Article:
Overcoming the AI Talent Shortage

Artificial intelligence has become a huge contributor in the battle for digital transformation. In fact, according to a recent PwC report, global GDP could reach up to $15.7 trillion as a result of AI. But no organization can fully realize the value of this technology without adequate talent at the helm.

The PwC report goes on to point out: “If your business is operating in one of the sectors or economies that is gearing up for fast adoption of AI, you’ll have to move quickly if you want to capitalize on the openings, and ensure your business doesn’t lose out to faster-moving and more cost-efficient competitors.’’

Thanks to this rapid development and adoption, however, many companies are now dealing with an AI talent shortage. This problem exists even in sectors where adoption is slower or the potential for disruption is lower. In fact, staffing skills are the number one challenge for the majority of CIOs looking to adopt AI. The firm also predicts that by the year 2020, 85% of CIOs will be piloting AI projects. In order for that to happen, something has to give.

Roles will evolve, but the need for people will remain constant.

There has long been whisperings that artificial intelligence will eliminate jobs and replace human workers. But while some tasks will certainly be shifted to machine, the need for humans will still exist. They will simply need to master new skills that will enable them to work alongside AI. Those skills, which cannot be replicated by machines, include creativity, communication, leadership and emotional intelligence.

Meanwhile, the demand for data scientists, AI and robotics engineers and other experienced tech specialists continues to grow, and at a fast pace. Unfortunately, given the rapid rate of change and low barrier to entry, these talented individuals are becoming harder and harder to come by. As a result, forward-thinking organizations are focusing their efforts to helping existing employees develop the skills they need to navigate the changing workplace landscape.

Building a Pipeline

One way that organizations are addressing the shortage of AI talent is to establish relationships with resources such as universities and trade schools. This enables them to engage in learning projects, become involved through speaking and mentorship and – most importantly – tap into emerging talent at an early stage, before students enter the workforce.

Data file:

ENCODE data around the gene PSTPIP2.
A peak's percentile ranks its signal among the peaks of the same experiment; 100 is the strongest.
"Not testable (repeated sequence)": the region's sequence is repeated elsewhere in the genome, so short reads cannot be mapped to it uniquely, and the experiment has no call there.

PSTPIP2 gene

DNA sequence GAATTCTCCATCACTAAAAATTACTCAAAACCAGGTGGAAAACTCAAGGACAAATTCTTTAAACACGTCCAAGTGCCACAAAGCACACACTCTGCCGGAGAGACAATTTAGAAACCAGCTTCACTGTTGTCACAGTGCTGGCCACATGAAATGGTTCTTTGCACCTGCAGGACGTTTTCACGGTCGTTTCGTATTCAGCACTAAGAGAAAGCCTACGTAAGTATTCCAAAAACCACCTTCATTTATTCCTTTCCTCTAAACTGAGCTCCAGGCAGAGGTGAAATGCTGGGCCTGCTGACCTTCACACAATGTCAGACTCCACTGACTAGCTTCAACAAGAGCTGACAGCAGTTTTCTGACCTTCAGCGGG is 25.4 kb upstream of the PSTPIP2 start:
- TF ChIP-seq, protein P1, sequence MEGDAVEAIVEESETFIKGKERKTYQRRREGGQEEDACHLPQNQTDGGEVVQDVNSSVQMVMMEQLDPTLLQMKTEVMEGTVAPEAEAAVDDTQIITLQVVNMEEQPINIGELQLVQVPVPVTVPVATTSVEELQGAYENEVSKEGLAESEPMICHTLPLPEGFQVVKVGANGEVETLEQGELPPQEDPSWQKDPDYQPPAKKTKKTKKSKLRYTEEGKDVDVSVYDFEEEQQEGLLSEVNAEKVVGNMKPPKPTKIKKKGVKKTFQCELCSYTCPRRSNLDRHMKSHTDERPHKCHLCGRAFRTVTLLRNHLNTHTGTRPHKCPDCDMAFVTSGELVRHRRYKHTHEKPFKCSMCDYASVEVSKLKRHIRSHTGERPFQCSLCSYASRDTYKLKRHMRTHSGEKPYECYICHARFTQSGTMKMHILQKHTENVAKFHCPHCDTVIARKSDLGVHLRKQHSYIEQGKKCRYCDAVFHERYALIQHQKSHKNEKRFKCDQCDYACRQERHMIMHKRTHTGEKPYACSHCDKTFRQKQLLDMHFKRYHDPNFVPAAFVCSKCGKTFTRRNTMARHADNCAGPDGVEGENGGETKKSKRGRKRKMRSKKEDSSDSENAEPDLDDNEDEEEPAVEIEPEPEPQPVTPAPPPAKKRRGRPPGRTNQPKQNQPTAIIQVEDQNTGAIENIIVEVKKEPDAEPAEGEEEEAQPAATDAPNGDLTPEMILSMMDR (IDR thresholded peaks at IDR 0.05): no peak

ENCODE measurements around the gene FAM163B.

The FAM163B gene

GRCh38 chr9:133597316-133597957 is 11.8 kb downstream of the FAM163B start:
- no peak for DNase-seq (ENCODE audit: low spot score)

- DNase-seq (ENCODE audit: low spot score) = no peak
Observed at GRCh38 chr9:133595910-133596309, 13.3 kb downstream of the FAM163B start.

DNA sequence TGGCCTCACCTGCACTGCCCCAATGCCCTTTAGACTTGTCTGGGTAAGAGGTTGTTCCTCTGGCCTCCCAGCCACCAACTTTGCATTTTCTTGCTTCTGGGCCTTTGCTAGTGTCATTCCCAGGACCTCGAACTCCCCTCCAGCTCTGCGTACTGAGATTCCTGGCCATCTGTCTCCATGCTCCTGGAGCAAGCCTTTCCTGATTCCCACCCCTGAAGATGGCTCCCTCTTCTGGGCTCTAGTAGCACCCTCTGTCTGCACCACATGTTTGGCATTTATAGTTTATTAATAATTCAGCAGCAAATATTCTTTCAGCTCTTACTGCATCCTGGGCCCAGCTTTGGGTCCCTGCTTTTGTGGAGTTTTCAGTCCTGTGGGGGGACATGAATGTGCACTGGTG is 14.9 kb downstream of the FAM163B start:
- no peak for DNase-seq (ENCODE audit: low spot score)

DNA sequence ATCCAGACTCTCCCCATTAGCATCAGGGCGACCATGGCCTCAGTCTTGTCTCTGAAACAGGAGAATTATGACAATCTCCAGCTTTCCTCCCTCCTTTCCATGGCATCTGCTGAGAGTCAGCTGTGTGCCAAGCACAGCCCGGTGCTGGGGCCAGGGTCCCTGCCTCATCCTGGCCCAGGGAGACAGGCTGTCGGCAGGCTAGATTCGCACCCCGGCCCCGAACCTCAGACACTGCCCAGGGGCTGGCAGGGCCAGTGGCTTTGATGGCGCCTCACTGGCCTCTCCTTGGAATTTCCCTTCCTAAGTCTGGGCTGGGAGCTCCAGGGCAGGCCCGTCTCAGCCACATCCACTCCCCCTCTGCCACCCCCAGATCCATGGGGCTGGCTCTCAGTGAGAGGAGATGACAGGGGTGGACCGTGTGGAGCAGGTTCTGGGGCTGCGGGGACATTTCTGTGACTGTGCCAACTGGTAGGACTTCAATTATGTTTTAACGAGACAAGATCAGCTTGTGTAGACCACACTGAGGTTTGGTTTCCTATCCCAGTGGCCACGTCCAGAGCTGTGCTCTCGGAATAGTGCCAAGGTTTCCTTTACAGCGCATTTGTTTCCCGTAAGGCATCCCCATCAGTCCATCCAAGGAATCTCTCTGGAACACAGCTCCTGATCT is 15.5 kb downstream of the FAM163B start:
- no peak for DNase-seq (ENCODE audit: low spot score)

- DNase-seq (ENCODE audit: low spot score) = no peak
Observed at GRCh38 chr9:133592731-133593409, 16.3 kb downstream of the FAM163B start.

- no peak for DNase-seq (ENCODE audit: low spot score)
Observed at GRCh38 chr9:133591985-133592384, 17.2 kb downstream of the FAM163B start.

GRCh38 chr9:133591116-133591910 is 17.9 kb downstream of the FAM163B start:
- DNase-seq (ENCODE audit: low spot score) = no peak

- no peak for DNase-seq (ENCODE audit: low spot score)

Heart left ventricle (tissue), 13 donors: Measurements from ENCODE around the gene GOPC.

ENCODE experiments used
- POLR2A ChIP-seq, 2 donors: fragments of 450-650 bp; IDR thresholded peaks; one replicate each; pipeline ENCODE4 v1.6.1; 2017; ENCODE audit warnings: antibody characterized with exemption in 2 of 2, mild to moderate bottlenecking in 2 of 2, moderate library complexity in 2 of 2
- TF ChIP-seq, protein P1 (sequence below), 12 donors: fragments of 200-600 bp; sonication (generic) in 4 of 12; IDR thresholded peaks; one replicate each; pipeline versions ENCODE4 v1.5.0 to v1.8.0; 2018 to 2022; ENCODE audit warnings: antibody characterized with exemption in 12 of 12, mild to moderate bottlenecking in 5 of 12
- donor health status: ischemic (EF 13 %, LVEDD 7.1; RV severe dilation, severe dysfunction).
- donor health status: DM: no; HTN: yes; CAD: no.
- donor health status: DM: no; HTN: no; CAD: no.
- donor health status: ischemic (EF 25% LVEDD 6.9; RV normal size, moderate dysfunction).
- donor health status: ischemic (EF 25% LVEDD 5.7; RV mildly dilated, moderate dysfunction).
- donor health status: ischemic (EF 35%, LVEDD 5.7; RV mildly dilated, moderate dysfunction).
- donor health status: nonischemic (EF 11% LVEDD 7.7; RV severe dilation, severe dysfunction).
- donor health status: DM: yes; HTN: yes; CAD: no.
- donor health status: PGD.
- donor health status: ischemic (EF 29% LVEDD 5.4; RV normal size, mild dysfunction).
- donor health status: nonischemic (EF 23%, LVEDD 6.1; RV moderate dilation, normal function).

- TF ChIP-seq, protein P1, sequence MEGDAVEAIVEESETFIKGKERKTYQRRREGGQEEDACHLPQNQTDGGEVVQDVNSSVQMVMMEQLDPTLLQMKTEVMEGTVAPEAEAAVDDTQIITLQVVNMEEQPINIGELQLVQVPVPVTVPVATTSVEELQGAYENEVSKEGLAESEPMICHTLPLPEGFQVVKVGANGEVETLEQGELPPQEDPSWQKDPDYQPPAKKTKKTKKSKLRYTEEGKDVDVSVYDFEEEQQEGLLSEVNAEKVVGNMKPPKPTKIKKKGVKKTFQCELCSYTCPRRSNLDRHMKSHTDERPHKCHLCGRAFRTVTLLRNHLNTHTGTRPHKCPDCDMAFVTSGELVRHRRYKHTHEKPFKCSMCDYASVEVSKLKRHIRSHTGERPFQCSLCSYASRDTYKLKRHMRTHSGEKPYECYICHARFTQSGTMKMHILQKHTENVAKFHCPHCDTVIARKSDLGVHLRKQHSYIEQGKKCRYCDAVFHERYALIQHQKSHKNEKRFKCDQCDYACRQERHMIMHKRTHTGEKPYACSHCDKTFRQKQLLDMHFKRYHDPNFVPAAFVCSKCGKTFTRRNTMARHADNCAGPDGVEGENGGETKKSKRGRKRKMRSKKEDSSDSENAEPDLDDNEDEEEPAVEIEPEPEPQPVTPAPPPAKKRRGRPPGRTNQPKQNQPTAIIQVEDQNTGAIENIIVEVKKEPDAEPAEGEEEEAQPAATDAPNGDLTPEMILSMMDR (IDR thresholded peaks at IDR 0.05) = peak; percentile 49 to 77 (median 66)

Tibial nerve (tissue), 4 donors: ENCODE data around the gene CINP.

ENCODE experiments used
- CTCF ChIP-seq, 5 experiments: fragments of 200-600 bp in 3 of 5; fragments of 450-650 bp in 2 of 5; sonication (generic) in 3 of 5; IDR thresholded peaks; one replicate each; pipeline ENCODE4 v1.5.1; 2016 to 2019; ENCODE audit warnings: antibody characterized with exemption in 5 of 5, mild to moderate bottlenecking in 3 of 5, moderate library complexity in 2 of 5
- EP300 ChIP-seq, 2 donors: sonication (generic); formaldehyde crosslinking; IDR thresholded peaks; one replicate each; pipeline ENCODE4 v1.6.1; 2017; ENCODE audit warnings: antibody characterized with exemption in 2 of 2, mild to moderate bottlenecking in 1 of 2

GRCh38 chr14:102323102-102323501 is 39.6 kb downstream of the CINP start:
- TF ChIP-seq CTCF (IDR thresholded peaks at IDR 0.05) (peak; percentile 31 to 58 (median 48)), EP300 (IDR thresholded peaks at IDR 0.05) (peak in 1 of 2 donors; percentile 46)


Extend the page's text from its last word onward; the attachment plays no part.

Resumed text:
Internships provide valuable real-world experience and the opportunity to hone their skills and network with other like-minded professionals through meaningful, hands-on projects. The company benefits through the development and ongoing growth of a talent pool from which to draw. It’s a win-win.

Development from Within

The beauty of AI is that it’s a technology that can draw interest from individuals with many different backgrounds. For instance, people with strengths in math, statistics and engineering make excellent candidates for working with machine learning. As such, many companies are discovering that they are already sitting on a gold mine in terms of sourcing talent for their AI initiatives. Internal training and development can be an incredibly effective alternative to external staffing efforts.

For those organizations that lack existing talent or simply don’t have the capacity to transition current employees into new AI-related roles, there is also the option to hire for soft skills and train for the rest. For instance, many futuristic leaders are seeking out candidates that are highly collaborative, possess aptitude and are open to learning new things. Once hired, they can then work on growing AI experts from within.

Closing Thoughts

Whichever way you look at it, the AI talent shortage is very real and it’s not something that can easily be solved, at least not for the foreseeable future. Organizations looking to adopt AI and work toward digital transformation must begin thinking outside the box to solve their staffing needs. In many cases, that means making connections, nurturing relationships and building talent in-house.

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